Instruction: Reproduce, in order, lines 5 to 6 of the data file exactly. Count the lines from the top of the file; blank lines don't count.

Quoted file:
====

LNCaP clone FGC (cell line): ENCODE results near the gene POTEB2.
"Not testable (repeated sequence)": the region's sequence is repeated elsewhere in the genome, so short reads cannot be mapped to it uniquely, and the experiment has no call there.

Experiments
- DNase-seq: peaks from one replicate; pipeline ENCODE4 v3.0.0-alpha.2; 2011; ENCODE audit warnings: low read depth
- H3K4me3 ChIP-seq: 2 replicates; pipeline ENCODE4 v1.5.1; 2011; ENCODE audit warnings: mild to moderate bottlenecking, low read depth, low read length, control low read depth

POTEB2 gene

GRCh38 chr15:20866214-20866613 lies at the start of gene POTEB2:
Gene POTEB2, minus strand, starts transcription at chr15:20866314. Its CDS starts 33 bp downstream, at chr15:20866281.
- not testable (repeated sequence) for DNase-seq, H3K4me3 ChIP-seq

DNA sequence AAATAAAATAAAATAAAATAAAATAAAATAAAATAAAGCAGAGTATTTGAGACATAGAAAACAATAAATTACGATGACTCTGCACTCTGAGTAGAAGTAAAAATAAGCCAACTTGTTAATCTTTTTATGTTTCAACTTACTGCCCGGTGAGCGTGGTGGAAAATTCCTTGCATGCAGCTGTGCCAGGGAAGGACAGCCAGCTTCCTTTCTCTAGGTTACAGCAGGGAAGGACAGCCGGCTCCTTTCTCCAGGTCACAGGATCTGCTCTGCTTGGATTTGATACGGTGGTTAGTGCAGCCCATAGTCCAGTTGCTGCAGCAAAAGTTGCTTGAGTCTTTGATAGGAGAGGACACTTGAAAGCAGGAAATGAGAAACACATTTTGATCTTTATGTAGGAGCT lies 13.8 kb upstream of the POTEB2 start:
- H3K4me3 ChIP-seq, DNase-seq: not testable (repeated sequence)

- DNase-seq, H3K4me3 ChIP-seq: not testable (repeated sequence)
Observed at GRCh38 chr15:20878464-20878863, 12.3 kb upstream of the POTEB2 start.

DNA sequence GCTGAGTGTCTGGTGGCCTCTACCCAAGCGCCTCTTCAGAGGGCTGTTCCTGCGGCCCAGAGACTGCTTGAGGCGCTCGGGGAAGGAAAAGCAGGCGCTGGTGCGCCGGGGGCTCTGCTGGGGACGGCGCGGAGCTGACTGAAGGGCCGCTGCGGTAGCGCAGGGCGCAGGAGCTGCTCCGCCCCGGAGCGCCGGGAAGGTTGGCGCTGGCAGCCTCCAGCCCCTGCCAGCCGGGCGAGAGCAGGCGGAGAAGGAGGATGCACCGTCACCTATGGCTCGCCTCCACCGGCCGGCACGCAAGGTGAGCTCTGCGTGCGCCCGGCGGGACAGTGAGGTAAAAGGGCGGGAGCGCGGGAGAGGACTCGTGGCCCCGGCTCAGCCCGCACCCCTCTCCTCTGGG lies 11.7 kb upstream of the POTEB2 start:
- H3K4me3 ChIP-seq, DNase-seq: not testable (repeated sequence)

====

- H3K4me3 ChIP-seq: 2 replicates; pipeline ENCODE4 v1.5.1; 2011; ENCODE audit warnings: mild to moderate bottlenecking, low read depth, low read length, control low read depth

POTEB2 gene